Through it all, the nightmare man appeared with increasing frequency. I never felt I’d had a good night’s sleep, ever. A warning about Hunt?


Mirror, mirror

IMG_2694The pillow’s kind of in the way, but I doze off for half an hour. My face feels squashed somehow. I wake to find I’m prodding some padding beneath my cheekbones, and have ditched the pillow. In the mirror is a harvest moon, where once was my face.

Ten years younger, lines plumped out.  People pay a fortune to look like this. I peer into the speckled glass.

Mirror mirror on the wall, whose is the fairest face of all?

I prod and note the bulges beneath my eyes and the pads filling what was once the gap between cheekbones and jaw. Ah, the jaw. There’s a chin there, but on either side hang rococo swags. A further, more generous arc of whatever this is curves and wobbles like an oedematous granny in a hammock slung between the angles of my jaw.

The whole is coloured in a spectacularly healthy-looking windburn shade of the type sported by mountaineers striding over crags. No fading Victorian maid for me then, no romantic drape of wan helplessness across a velvet chaise longue (Mum actually has one of these which I had been planning to put to good use later on).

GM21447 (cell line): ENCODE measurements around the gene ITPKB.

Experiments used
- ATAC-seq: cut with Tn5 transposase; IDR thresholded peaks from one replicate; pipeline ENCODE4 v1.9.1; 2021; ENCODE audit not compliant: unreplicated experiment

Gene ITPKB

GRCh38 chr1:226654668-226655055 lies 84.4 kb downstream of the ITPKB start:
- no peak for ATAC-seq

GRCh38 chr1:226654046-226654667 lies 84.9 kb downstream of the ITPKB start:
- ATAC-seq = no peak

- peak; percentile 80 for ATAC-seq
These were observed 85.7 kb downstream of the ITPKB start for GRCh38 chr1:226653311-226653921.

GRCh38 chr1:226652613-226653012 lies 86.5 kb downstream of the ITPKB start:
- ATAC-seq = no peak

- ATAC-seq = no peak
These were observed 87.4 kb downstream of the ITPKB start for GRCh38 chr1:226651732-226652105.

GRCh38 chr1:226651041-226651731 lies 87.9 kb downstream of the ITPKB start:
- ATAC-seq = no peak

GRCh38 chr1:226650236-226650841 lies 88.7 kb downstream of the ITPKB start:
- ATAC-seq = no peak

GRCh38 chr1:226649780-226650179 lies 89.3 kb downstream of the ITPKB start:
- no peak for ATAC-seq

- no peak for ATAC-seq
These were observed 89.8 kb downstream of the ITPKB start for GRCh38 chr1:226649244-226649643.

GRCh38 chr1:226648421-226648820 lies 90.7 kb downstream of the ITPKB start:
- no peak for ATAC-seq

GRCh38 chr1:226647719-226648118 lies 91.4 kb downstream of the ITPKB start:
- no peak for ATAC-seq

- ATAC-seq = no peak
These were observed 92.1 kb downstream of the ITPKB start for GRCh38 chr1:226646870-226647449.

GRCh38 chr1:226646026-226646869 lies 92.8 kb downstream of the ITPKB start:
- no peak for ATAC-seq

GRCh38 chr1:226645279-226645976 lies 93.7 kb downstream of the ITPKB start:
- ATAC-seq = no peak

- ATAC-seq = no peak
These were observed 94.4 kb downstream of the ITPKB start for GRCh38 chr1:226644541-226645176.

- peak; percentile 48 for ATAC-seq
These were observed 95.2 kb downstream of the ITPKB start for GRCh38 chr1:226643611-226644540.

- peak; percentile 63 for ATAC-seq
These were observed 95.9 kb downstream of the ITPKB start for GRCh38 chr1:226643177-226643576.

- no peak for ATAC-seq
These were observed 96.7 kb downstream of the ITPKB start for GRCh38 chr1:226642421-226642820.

J and A arrive; “Don’t you look well!”

Bloody steroids.

We head off for a walk down the Walkham, me wobbling slightly but feeling quite good, were it not for the nausea that keeps returning today and the Hunt headache. I wonder whether it’s related to biscuit consumption, which has, in the past couple of days, been high. I decide to avoid sugar for a bit, it’s certainly not a good idea to OD on it with steroids. But it’s so comforting.

Bun fossicks in the woodland and swims with J & A in a gorgeous, green-tinged river pool. This one features a chalybeate spring, where iron colours the otherwise palest blue-grey rocks a dramatic rusty red. I examine the spring, and the tumorous galls on a sapling rooted next to it, feeling a connection. I’d love to leap into those lush bubbles, but the chill of winter river temperatures (perhaps between 5 and 7 degrees) is hard to counter when you can’t forge through in a strong and warming way. Plus, I’d most likely have emerged looking like Adam Walker.


Buck passing

“I understand you have a problem with Derriford Hospital?”

The call is from Geoffrey Cox MP’s office. I’d though I’d been pretty clear yesterday that I have no problem whatsoever with Derriford Hospital, but this of course is the mindset of our political class. Where does the buck stop?